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Jan 15 2014   2:57PM GMT

Trusted health IT solutions: Survey identifies gaps, opportunities



Posted by: adelvecchio
Data breach, Data loss, health IT, IT as a Service, PHI, Protected health information

roberta-katzGuest post by Roberta Katz, director, healthcare solutions, EMC, @Roberta_Katz

Healthcare providers are becoming increasingly reliant on electronic health records and are operating in a complex landscape of governance, security, and availability. As a result, trusted IT has become a necessity to establish and maintain individually identifiable healthcare information and protected health information (PHI).

Trusted health IT solutions typically include advanced security, integrated backup and recovery, and continuous availability for the supporting IT architecture. Providers face the unique challenge of keeping PHI highly available, secure, and private as they increase the use of technology to improve patient care delivery.

Security breaches — whether the data is kept on physical IT assets or in a private cloud — can create a lack of confidence in a healthcare system and have significant regulatory implications. Although many healthcare organizations plan to conduct a HIPAA security risk assessment, which is a core requirement of stage 2 of the meaningful use incentive program, there is more work to be done.

To examine these issues, EMC Corp. recently completed the 2013 Global IT Trust Curve Survey — which surveyed 283 healthcare IT executives. The results highlight that providers continue to struggle with unplanned downtime, security breaches, and data loss. In the last 12 months, 40% of respondents reported having an unplanned outage of some kind. On average, these organizations lost 57 hours to unplanned downtime, incurring an estimated loss of $432,000 per outage. Additionally, the study found:

  • 61% of global healthcare organizations surveyed experienced a security-related incident in the form of a security breach, data loss, or unplanned down time at least once in the past 12 months.
  • Nearly one in five (19%) experienced a security breach in the last 12 months at an average financial loss of $810,189.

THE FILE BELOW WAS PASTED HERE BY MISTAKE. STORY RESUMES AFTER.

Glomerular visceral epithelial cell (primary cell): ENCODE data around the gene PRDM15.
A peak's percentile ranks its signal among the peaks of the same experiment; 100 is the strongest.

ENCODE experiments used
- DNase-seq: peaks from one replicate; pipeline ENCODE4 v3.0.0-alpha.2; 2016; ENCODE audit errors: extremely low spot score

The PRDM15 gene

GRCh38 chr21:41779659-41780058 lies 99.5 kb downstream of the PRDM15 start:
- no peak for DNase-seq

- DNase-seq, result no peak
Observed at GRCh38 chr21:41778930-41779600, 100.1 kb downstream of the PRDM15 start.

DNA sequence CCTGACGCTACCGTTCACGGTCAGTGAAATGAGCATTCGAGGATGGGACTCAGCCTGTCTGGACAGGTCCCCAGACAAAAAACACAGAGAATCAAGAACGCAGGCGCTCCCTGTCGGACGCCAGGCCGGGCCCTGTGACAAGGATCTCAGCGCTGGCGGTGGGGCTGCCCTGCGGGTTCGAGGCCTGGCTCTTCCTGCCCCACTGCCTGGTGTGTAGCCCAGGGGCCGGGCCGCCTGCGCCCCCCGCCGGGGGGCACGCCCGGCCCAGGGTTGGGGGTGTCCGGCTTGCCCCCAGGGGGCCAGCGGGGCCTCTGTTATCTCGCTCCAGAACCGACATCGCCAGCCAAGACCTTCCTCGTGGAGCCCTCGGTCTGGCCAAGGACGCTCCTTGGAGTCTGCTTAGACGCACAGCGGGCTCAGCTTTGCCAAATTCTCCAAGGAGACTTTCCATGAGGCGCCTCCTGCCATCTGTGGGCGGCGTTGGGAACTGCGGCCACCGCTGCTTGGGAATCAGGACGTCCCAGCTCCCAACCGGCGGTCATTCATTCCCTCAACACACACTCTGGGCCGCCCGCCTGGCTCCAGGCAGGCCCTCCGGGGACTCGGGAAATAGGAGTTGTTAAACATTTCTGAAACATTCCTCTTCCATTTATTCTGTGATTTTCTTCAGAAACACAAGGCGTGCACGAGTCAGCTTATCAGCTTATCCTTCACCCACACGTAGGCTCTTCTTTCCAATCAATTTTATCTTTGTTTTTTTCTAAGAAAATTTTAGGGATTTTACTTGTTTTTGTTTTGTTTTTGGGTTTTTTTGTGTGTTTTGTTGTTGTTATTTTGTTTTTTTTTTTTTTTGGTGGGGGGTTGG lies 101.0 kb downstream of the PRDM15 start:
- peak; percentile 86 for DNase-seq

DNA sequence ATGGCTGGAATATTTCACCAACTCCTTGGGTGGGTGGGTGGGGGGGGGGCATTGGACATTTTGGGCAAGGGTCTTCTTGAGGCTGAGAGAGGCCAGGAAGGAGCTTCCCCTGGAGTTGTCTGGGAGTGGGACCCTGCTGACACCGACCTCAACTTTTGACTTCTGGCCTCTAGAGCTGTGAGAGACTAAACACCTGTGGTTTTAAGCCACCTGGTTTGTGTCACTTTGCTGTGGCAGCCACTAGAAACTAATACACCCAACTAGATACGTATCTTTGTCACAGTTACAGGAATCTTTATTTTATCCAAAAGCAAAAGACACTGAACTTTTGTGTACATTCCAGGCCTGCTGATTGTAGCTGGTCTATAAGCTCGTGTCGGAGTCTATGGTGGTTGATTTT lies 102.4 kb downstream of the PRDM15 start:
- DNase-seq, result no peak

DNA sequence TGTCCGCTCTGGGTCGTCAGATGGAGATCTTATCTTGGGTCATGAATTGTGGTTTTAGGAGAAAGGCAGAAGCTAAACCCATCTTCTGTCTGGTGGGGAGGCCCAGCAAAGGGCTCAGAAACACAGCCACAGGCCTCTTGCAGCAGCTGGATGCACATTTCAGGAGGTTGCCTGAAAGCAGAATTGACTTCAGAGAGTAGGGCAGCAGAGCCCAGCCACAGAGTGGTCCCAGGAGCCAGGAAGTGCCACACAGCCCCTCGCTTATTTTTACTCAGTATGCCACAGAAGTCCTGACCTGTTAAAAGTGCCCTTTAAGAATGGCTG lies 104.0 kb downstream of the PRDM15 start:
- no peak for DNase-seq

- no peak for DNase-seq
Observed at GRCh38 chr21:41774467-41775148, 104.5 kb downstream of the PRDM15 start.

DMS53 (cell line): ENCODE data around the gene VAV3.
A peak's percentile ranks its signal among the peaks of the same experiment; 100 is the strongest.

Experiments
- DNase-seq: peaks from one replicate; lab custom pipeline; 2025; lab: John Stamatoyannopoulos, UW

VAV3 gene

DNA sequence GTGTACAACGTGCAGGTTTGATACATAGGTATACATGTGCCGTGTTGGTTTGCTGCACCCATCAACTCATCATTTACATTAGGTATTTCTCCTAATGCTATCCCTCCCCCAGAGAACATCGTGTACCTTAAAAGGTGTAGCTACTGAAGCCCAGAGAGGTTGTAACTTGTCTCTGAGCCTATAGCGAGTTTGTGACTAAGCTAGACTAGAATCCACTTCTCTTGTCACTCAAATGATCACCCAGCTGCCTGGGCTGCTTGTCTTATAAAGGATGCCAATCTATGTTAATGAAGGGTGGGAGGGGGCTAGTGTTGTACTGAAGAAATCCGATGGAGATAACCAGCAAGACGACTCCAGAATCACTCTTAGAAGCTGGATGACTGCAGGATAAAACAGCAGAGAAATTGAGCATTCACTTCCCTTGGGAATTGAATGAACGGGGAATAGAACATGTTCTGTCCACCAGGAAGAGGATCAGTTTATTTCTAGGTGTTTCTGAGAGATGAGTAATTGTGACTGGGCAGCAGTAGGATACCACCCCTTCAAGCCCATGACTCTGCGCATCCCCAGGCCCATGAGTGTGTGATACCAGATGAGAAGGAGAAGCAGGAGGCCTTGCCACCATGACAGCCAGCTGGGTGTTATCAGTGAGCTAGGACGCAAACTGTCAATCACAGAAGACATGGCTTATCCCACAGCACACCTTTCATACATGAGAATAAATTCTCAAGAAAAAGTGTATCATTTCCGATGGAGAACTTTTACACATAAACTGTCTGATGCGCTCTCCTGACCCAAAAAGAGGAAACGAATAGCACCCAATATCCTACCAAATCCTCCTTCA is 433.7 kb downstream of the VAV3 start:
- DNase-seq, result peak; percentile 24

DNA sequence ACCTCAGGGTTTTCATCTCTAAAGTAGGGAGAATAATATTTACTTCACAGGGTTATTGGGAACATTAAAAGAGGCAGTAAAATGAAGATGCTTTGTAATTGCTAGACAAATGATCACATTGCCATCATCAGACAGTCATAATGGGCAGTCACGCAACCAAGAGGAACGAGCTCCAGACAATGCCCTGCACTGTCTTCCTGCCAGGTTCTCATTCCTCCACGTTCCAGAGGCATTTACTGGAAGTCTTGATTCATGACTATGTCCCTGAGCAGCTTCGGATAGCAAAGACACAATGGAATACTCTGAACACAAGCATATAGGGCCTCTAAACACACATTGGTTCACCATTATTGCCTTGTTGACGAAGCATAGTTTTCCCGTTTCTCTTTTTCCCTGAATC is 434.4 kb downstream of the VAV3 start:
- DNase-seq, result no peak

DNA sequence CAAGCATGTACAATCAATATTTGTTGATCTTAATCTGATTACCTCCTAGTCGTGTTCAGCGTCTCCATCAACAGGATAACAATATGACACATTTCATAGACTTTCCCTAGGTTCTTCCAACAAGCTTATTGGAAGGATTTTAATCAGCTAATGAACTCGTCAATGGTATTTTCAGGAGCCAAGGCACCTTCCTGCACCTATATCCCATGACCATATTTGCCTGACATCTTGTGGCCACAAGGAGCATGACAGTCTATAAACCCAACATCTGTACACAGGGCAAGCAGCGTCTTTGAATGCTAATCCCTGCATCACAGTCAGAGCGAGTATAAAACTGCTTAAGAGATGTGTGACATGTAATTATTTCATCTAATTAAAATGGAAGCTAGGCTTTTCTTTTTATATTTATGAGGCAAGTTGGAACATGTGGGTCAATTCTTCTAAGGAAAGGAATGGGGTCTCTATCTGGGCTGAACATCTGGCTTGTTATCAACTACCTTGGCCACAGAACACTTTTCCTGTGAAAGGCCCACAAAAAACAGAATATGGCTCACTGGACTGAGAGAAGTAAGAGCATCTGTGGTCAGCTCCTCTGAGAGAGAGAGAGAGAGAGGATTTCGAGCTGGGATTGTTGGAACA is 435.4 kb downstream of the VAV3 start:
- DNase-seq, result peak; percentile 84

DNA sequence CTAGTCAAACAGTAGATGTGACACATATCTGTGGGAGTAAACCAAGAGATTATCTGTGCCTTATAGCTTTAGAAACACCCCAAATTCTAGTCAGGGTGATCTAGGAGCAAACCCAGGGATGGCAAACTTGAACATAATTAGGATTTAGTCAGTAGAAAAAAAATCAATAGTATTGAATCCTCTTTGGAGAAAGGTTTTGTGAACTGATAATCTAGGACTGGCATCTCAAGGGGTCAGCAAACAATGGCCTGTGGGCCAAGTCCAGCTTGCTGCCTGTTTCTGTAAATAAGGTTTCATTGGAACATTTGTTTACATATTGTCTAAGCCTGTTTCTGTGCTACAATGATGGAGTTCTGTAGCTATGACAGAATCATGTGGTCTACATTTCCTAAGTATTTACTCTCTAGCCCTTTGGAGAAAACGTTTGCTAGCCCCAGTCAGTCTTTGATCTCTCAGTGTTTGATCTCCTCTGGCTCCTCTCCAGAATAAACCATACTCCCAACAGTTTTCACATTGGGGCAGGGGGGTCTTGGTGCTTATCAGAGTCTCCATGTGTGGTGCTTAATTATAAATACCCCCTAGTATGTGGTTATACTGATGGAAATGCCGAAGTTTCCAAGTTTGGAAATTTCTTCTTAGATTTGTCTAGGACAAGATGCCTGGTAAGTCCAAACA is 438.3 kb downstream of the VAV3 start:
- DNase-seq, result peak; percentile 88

• More than one in four (28%) experienced data loss in the past 12 months at an average financial loss of $807,571 per incident.

Failing to invest in trusted health IT solutions to protect data and ensure a reliable, highly available network incurs real, quantifiable costs to the healthcare system. In addition to the financial implications, inefficient IT architecture can slow the transition many organizations are making as they deploy IT as a Service (ITaaS) models and seek to deliver IT solutions to other organizations in their networks. ITaaS models help organizations increase agility, accelerate deployment of key healthcare applications, and lower costs.

Healthcare organizations have until June 30, 2014, to comply with HITECH Act PHI privacy and security requirements or sacrifice significant federal funding in the form of  meaningful use incentives. Failure to meet meaningful use stage 1 requirements by 2015 will result in a penalty on CMS reimbursements, starting at 1% and increasing annually.

Healthcare organizations are encouraged to take a holistic view of security management by adopting an integrated approach to governance, risk, and compliance. To align appropriate security activities for maximum protection across the enterprise, I suggest installing a security management framework into your IT infrastructure comprised of:

  • Business governance — Embedding security into all organizational structures and processes while taking regulatory requirements (HIPAA, HITECH) and internal policies into account.
  • Security risk management — Identifying and classifying information risks and tracking risk mitigation.
  • Operations management — Implementing security processes and controls in line with current security policies to prevent risks from developing into security incidents.
  • Incident management — Detecting, analyzing, resolving, and reporting security incidents to minimize their impact.

These strategies can be implemented using a phased approach. Investing in a secure and reliable IT architecture increases trust in IT while improving patient care delivery.

Roberta Katz is the director of healthcare solutions for EMC.

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